Beacon aims to be a shining light for Herts crime victims as new service launches

The new free Beacon service aims to get the best support to those who need it most

The new free Beacon service aims to get the best support to those who need it most - Credit: Archant

A brand new service for victims of crime in Hertfordshire which aims to offer better support for those who need it most will be launched next week.

The Hertfordshire Victim Care Centre will go live from next Wednesday, April 1, and will see Victim Support working alongside the police victim service team.

Operating out of a single base, the new service – which has been branded as Beacon – will provide wraparound provision for victims, with vulnerable or repeat victims being identified early on for extra support.

This free service will be available to all victims of crime, including those who have decided not to report the matter to police, or who have changed their mind about needing support and choose to make contact in the weeks or months after the incident.

And the Victim Support service will remain confidential, for those who don’t want the police involved but still need some help to cope with the aftermath of crime.


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Until last year, Victim Support was commissioned by the government to supply a nationwide service.

But now responsibility for commissioning these services has been transferred over to police and crime commissioners.

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Hertfordshire’s commissioner David Lloyd has overseen a shake-up of the service after a comprehensive consultation to see how it could be extended and improved.

Mr Lloyd said: “The launch of Beacon represents a step change in the level of support victims of crime receive. It will give those who have been strongly affected by their experiences the best possible chance of coping and recovering from their ordeal.

“This is a made-to-measure service for the county, based on what victims have said they want. Victims have told me they want to be heard, they want a single point of contact, they want to be kept up to date on the investigation and they want to be able to access support at any time, not just in the days and weeks following the offence.

“Whether they want to speak to someone for emotional support or practical support, for instance in changing door locks, Beacon will provide a single place which will meet their needs.

“Hertfordshire is leading the way in supporting victims of crime, putting them back at the heart of the criminal justice system.

“It is important to remember that taxpayers will not pay a penny more. The money spent on these services is raised nationally through the victim surcharge imposed by courts on offenders.”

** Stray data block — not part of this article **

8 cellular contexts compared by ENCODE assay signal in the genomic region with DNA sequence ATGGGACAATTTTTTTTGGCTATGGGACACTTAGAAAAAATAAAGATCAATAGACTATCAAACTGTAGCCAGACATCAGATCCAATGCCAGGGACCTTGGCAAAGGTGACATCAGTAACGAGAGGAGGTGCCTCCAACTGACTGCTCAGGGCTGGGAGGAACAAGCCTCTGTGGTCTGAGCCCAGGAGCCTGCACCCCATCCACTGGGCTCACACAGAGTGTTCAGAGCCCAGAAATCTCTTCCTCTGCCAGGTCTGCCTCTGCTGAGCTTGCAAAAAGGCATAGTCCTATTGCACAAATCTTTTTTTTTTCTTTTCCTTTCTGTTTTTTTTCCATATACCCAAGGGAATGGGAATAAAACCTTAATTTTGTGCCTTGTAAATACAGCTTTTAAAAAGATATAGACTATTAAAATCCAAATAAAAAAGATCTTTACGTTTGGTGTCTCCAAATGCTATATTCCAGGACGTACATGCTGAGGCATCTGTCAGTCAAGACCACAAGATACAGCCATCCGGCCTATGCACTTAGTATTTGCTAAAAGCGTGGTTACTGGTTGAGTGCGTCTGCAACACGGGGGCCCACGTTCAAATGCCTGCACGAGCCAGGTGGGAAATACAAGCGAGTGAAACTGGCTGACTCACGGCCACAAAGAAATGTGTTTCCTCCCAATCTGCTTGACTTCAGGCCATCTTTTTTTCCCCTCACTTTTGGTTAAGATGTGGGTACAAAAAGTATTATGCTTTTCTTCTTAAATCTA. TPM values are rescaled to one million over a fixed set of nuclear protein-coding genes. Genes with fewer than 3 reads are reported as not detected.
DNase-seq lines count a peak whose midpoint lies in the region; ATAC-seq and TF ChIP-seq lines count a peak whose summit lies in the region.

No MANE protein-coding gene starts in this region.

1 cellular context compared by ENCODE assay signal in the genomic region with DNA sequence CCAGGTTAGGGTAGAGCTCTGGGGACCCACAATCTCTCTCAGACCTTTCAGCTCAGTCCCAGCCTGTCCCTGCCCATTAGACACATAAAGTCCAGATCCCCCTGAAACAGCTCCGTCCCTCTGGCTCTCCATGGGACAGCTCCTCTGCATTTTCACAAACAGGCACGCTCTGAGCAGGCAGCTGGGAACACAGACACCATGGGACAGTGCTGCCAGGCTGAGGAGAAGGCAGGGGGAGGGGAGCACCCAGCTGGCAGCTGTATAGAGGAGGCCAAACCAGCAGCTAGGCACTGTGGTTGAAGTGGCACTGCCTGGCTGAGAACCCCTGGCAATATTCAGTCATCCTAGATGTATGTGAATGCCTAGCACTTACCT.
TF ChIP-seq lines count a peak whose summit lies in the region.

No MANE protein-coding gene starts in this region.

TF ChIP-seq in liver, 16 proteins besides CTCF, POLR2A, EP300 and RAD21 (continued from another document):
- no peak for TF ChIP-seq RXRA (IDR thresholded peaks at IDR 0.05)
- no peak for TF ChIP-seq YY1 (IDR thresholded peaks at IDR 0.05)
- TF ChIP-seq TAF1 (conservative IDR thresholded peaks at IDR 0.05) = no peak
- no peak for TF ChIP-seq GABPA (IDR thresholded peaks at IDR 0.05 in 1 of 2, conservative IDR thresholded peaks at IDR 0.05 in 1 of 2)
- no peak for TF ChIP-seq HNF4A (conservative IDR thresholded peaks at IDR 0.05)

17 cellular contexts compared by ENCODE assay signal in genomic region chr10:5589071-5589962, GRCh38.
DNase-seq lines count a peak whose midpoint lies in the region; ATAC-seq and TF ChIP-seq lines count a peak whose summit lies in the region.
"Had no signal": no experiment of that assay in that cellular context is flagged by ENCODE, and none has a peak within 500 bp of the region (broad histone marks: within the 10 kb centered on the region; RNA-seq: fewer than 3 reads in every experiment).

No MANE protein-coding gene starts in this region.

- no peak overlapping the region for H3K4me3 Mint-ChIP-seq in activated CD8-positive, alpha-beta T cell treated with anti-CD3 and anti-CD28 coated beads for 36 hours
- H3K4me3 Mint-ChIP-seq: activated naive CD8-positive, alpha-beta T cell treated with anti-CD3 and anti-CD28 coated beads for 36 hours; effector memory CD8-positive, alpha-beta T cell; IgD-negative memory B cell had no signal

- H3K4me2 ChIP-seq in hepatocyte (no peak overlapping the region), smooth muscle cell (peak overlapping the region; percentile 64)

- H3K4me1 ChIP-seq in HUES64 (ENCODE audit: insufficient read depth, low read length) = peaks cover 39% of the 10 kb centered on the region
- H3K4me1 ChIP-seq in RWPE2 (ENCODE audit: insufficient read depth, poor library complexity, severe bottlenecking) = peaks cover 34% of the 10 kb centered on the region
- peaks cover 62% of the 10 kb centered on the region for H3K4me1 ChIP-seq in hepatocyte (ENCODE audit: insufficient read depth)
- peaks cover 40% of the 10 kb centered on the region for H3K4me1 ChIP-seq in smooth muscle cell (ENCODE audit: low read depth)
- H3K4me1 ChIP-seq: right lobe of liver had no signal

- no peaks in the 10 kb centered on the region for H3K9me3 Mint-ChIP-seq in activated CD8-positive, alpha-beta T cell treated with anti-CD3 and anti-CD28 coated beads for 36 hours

Deputy chief constable Andy Adams said: “Victim care starts at the moment a victim of crime tells someone about it. We hope that that ‘someone’ will be the police, so we can begin an investigation and bring the perpetrator to justice.

“However, we recognise that not everyone will be comfortable reporting a crime, and we are working hard as a service to address this issue. In the meantime, it is very reassuring that victims will get the help, advice and support they need, even if they do not report it to the police straight away.

“I am proud that the force is playing in integral role in the victim care service and I am confident that it will encourage the small number of victims who do not report their crime to do so.”

Heather Robbie, the Hertfordshire manager for Victim Support, said: “We know from helping thousands of victims and witnesses every year just how badly some people can be affected by a crime. That’s why it’s so important that practical and emotional support services are available across the county.

“As an independent charity we continue to give victims of crime a strong voice and make sure they get the help they need and the respect they deserve.

“We will be working closely with the police to identify what each victim needs and then to offer the right help for them. This will mean liaising with mental health, social care and home safety services as well as other providers of support.

“We look forward to working closely with our partners to help victims of crime find the strength to cope and recover.”

The new Beacon website will go live on Wednesday at www.hertfordshirebeacon.org, providing victims with information and advice.

The 0300 011 55 55 hotline will be open daily from 7am to 10pm for victims to contact the centre direct.

Victims who report crimes committed against them to police will automatically be contacted by the centre.

Victims of fraud should continue to report their crime to Action Fraud at www.actionfraud.police.uk or on 0300 123 2040 although they will also be able to get support services by contacting Beacon.

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